Like all parts of the body, skin needs to be kept well hydrated. Without sufficient water, skin can’t function effectively.
Before we take a look at three ways to keep our skin hydrated, let’s get a close-up of skin itself …
Skin helps us understand the world through the sense of touch, and it contributes to temperature regulation. But the chief purpose of the skin is to protect the rest of the body from the extra somatic environment. It acts as a barrier to pathogens, pollution, UV rays, impact, and abrasion.
This huge organ is made up of three main layers:
The epidermis is made up mainly of keratinocytes, a type of cell that generates the insoluble protein a-keratin. A-keratin accounts for approximately 95% of all proteins present in the epidermis and can function as one of the strongest biological materials. It’s the a-keratin content of keratinocytes that gives the epidermis its protective properties.
Within the epidermis, each keratinocyte cell divides to produce two identical cells. Whilst one of the pair remains in situ to divide again, the other migrates towards the surface of the skin where it undergoes biochemical and morphological changes, a process known as differentiation. As a keratinocyte cell reaches the stratum corneum (Latin “horny layer”), which is the outermost layer of the epidermis, its nucleus degenerates and the cell secretes a fatty cement into the intercellular spaces. This secretion increases cohesion between the cells, forming a robust physical barrier to the environment. The cell is now a corneocyte, capable of absorbing small amounts of water to help keep the skin hydrated and flexible.
The action of specific enzymes causes corneocytes to lose cohesion and separate from the skin’s surface. This shedding process is called desquamation. A complete turnover of the corneocyte layer every two to four weeks prevents the colonisation of pathogens in the skin.
There are lots of ways to keep your skin hydrated, but these are three of the most important.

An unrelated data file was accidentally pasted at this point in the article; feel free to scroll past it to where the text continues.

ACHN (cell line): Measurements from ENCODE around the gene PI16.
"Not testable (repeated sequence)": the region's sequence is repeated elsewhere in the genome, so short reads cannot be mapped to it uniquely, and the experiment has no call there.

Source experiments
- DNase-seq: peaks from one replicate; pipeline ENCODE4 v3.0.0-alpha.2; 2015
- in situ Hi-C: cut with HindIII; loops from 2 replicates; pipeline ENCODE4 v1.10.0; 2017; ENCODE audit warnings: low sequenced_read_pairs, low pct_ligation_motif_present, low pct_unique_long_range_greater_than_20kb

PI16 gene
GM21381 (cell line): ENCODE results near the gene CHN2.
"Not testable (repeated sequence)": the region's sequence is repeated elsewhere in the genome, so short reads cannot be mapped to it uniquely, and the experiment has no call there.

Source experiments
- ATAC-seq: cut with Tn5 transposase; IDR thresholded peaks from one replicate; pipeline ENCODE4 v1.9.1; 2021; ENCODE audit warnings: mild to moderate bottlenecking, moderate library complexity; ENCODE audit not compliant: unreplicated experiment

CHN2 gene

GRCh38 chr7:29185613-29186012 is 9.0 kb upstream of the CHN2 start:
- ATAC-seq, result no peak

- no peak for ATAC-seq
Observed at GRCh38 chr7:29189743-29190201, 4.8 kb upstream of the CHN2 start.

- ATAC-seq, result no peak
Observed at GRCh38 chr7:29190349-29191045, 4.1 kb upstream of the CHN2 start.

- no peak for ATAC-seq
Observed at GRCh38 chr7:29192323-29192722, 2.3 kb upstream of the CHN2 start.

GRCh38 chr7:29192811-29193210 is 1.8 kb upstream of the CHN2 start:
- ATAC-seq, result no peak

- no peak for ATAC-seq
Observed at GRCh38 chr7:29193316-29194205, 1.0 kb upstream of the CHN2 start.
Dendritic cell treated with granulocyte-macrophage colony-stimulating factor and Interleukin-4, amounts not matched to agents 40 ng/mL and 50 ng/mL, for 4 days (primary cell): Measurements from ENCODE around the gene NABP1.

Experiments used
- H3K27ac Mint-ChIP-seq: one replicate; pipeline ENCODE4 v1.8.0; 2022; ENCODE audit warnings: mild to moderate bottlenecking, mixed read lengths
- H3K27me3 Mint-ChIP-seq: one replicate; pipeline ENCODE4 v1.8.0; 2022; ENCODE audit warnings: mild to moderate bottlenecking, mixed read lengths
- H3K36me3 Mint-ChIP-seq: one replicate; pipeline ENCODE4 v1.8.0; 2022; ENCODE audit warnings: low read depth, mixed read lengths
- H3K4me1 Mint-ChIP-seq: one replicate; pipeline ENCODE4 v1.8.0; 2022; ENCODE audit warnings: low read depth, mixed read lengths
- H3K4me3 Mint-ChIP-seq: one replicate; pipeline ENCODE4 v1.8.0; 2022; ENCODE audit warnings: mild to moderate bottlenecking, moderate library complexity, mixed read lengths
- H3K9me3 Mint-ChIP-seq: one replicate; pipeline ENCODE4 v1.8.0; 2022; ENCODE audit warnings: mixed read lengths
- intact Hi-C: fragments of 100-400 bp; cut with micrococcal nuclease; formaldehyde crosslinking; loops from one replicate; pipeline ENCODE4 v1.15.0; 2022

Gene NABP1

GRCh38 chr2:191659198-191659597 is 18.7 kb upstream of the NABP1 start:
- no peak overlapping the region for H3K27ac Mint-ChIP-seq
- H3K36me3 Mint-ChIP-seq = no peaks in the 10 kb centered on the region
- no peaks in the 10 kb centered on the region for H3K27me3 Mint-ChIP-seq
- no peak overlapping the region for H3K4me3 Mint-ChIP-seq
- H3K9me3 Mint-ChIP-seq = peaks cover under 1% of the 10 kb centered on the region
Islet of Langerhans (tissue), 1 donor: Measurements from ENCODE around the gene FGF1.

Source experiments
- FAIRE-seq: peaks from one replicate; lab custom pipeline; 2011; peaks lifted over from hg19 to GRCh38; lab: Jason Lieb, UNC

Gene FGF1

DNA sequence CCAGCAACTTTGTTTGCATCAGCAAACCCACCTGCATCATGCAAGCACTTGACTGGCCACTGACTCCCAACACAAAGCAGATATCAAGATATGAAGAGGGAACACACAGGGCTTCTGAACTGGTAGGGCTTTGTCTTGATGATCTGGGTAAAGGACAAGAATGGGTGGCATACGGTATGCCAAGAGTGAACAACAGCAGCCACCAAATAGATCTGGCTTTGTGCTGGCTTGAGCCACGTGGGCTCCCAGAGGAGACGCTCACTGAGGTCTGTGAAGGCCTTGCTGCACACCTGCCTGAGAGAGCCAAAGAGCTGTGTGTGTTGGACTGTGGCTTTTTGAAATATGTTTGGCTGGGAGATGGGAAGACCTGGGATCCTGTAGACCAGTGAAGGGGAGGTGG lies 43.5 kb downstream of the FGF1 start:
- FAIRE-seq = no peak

Corneocytes are continually being shed through the process of desquamation, and also through scratching, washing, and other forms of abrasion. Excessive abrasion – for example, daily exfoliation – can scrape away cells that aren’t ready to be shed, leaving the surface of the skin lacking an adequate layer of corneocytes. This means that the skin has less potential for absorbing and retaining water.
Hyaluronic acid (C14H21NO11)n is a major component of the extracellular matrix (a network of macromolecules that give structural and chemical support to cells) and of synovial fluid (a lubricant and cushion to joints and spinal vertebrae). Hyaluronic acid is also an important component of skin. It plays a role in wound repair, contributes to cell proliferation and migration, and helps keep skin hydrated by binding water molecules to the protein collagen.
Many skincare products contain a synthetic version of hyaluronic acid. Applying these products to damp skin will help draw water into your epidermis.
You can also boost levels through diet.
Magnesium is involved in the production of hyaluronic acid. Foods that are rich in magnesium include: kale, almonds, sweet potato, soybeans, avocado, cocoa, mackerel, salmon, and Brazil nuts.
Hyaluronic acid is broken down by hyaluronidase enzymes. The activity of hyaluronidase is blocked by naringenin (C15H12O5), a plant compound that occurs abundantly in nearly all citrus fruits. By eating oranges and other citrus fruits, you can partially block hyaluronidase, which could help maintain a healthy level of hyaluronic acid in your skin.
Not only will citrus fruits provide you with naringenin – they’ll also give you vitamin C, which promotes the synthesis of collagen. Collagen gives strength and elasticity to skin. With plenty of hyaluronic acid to help bind water to the collagen, your skin will have an excellent chance of staying hydrated, plump, and young-looking.
Collagen and hyaluronic acid can only keep your skin hydrated if there’s water available. A little water can be absorbed into the skin from outside the body, and a small amount of water is produced through the metabolic process. But a body’s main source of water is through diet. To stay healthy, we need to eat and drink plenty of water.
An important role of water in the body is to flush out toxins and toxicants. The more hydrated we are, the more urine we produce, and the more often our bodies can get rid of harmful waste. Like all organs, our skin functions best when it’s free of toxic substances.
In our busy lives, it’s sometimes difficult to stay hydrated, especially if we don’t tend to get thirsty – something that happens as we age. Having a refillable water bottle with you at all times will help to get you in the habit of drinking regularly. Aim to drink 2 litres of fluid each day; ideally, some of that amount should be pure water.
A really healthy way to stay hydrated is by consuming lemon water. Just add the juice of one or two lemons to hot, ambient, chilled, or sparkling water. Add honey, ginger, or fresh mint leaves for an extra dimension in flavour.
Lemon juice contains:
If you’d like to talk to us about sustainable hydration solutions, give us a call on 0800 080 6696 or email firstname.lastname@example.org. We look forward to talking to you.